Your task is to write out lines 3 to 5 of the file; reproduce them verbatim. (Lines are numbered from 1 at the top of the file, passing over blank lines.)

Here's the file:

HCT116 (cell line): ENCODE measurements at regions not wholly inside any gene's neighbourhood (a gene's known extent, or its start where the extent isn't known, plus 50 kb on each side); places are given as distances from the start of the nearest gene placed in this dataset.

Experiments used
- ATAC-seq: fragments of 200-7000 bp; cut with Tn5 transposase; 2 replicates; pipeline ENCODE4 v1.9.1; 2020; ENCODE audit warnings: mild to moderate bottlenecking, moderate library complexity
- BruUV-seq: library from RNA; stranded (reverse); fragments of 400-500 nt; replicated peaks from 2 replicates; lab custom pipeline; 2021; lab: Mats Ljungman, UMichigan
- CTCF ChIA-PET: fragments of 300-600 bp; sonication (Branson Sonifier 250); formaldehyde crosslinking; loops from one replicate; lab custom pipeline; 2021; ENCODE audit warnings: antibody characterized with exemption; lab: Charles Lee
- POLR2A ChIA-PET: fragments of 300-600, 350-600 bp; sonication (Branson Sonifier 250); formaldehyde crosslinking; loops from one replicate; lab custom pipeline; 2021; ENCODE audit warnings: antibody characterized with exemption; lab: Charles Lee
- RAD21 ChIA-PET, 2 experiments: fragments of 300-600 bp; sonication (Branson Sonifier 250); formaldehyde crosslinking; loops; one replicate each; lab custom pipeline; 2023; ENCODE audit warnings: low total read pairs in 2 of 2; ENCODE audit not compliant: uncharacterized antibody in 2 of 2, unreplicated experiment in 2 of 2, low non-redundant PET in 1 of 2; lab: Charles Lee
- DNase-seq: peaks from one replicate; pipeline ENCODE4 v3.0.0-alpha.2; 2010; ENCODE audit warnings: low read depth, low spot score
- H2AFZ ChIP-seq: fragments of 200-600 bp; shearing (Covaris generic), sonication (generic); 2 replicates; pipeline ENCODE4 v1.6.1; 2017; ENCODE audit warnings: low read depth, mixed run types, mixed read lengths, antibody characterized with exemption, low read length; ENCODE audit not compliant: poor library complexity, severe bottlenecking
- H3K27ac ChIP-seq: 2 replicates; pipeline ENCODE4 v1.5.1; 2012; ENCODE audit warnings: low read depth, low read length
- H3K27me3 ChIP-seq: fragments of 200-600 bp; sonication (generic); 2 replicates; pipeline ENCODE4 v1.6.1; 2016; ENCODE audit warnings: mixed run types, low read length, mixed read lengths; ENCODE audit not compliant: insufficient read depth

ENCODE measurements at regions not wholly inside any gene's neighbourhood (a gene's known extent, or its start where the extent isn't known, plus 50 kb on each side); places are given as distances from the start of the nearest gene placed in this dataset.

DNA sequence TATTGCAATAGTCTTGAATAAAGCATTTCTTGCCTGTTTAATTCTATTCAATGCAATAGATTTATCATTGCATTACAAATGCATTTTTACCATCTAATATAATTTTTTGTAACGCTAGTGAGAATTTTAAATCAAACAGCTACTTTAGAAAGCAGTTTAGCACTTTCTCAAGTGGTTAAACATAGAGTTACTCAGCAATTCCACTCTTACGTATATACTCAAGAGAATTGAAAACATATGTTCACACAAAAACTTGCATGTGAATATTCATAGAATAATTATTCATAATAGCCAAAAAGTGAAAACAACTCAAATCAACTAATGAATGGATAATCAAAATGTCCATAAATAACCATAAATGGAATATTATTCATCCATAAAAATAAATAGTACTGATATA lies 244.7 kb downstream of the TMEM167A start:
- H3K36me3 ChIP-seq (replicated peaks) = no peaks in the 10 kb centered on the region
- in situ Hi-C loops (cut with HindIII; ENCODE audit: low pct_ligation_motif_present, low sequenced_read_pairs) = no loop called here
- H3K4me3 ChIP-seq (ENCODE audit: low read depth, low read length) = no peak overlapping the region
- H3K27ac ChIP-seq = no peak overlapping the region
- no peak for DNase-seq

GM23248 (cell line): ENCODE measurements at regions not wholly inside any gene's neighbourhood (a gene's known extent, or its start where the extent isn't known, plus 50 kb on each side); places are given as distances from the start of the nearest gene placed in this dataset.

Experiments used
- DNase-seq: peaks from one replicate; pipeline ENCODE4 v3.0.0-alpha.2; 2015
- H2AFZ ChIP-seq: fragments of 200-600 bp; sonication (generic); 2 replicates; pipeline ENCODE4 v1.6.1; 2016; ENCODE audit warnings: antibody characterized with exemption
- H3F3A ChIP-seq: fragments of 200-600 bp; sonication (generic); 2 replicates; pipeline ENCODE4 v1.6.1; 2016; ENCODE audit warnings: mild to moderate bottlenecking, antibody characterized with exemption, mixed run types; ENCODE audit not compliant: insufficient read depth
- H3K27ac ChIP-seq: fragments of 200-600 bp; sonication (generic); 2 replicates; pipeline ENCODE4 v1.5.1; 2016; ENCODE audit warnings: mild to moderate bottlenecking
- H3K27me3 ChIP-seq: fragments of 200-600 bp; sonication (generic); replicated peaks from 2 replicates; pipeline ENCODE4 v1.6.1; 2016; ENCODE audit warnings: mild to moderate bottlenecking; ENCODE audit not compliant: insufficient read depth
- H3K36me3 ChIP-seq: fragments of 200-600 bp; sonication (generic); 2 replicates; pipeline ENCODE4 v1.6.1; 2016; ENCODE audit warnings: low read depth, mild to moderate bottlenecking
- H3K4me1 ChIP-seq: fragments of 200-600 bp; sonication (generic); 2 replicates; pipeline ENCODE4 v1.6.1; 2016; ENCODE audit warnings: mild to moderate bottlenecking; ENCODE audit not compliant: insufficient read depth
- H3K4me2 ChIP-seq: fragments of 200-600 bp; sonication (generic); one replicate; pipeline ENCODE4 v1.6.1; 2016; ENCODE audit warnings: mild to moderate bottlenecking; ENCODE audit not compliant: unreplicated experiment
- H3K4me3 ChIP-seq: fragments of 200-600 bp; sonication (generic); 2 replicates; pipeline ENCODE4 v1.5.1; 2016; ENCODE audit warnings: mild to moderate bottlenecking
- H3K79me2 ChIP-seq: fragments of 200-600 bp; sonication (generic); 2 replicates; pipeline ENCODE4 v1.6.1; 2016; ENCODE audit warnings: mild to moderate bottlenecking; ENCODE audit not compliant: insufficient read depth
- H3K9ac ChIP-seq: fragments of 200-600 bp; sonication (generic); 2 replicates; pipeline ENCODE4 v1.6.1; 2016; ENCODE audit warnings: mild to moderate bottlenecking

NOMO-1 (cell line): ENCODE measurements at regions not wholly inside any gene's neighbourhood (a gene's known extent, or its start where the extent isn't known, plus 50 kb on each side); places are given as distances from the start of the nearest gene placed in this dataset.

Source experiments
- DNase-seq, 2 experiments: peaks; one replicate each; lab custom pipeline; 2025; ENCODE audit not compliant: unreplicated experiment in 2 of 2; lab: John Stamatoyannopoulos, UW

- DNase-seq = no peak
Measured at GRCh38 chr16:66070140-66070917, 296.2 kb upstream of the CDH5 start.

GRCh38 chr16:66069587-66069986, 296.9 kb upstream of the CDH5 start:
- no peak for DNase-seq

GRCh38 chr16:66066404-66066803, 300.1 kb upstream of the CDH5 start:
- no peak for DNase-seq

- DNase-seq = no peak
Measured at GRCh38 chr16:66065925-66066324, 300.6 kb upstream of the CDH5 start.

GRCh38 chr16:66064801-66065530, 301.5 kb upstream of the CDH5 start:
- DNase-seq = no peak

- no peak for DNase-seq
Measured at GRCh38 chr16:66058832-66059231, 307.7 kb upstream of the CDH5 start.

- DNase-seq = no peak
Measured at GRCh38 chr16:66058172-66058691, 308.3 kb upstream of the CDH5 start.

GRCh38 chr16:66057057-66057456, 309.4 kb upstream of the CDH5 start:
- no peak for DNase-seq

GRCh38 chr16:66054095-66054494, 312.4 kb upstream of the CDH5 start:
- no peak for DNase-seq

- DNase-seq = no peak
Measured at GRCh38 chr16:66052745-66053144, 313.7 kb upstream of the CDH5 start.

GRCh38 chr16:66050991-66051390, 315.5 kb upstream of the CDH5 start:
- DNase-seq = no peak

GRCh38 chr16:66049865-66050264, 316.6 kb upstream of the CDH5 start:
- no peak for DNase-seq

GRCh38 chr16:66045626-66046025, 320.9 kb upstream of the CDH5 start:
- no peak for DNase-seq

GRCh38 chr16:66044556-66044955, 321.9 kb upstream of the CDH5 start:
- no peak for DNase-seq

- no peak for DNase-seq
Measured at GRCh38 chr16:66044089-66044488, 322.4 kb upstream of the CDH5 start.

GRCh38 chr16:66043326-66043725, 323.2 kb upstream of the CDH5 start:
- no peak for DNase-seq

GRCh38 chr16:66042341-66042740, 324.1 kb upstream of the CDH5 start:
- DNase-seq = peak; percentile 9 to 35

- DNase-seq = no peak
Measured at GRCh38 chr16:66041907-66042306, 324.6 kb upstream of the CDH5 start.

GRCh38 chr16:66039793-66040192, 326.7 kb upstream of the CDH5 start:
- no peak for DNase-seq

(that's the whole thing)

- ATAC-seq: fragments of 200-7000 bp; cut with Tn5 transposase; 2 replicates; pipeline ENCODE4 v1.9.1; 2020; ENCODE audit warnings: mild to moderate bottlenecking, moderate library complexity
- BruUV-seq: library from RNA; stranded (reverse); fragments of 400-500 nt; replicated peaks from 2 replicates; lab custom pipeline; 2021; lab: Mats Ljungman, UMichigan
- CTCF ChIA-PET: fragments of 300-600 bp; sonication (Branson Sonifier 250); formaldehyde crosslinking; loops from one replicate; lab custom pipeline; 2021; ENCODE audit warnings: antibody characterized with exemption; lab: Charles Lee